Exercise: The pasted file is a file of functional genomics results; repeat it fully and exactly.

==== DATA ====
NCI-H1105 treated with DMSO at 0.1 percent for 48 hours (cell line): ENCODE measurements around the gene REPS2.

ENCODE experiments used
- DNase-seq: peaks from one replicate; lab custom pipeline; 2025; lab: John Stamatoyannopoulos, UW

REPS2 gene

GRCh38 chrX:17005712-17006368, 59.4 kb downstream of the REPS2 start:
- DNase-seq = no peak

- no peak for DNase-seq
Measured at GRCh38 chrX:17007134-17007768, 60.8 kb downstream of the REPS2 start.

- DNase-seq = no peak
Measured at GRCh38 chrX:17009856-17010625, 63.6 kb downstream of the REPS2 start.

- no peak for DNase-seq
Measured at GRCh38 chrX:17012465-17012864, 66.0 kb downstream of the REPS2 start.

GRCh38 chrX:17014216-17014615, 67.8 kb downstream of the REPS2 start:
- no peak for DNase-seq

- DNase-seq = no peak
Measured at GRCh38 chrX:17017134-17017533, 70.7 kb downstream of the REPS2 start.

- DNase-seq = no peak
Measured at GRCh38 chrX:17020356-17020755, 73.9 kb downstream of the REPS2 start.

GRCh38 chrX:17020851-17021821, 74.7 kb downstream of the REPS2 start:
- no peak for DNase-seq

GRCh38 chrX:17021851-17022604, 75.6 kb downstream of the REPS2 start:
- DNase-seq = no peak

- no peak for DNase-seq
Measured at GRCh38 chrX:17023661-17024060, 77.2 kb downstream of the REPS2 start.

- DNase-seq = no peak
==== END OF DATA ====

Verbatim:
NCI-H1105 treated with DMSO at 0.1 percent for 48 hours (cell line): ENCODE measurements around the gene REPS2.

ENCODE experiments used
- DNase-seq: peaks from one replicate; lab custom pipeline; 2025; lab: John Stamatoyannopoulos, UW

REPS2 gene

GRCh38 chrX:17005712-17006368, 59.4 kb downstream of the REPS2 start:
- DNase-seq = no peak

- no peak for DNase-seq
Measured at GRCh38 chrX:17007134-17007768, 60.8 kb downstream of the REPS2 start.

- DNase-seq = no peak
Measured at GRCh38 chrX:17009856-17010625, 63.6 kb downstream of the REPS2 start.

- no peak for DNase-seq
Measured at GRCh38 chrX:17012465-17012864, 66.0 kb downstream of the REPS2 start.

GRCh38 chrX:17014216-17014615, 67.8 kb downstream of the REPS2 start:
- no peak for DNase-seq

- DNase-seq = no peak
Measured at GRCh38 chrX:17017134-17017533, 70.7 kb downstream of the REPS2 start.

- DNase-seq = no peak
Measured at GRCh38 chrX:17020356-17020755, 73.9 kb downstream of the REPS2 start.

GRCh38 chrX:17020851-17021821, 74.7 kb downstream of the REPS2 start:
- no peak for DNase-seq

GRCh38 chrX:17021851-17022604, 75.6 kb downstream of the REPS2 start:
- DNase-seq = no peak

- no peak for DNase-seq
Measured at GRCh38 chrX:17023661-17024060, 77.2 kb downstream of the REPS2 start.

- DNase-seq = no peak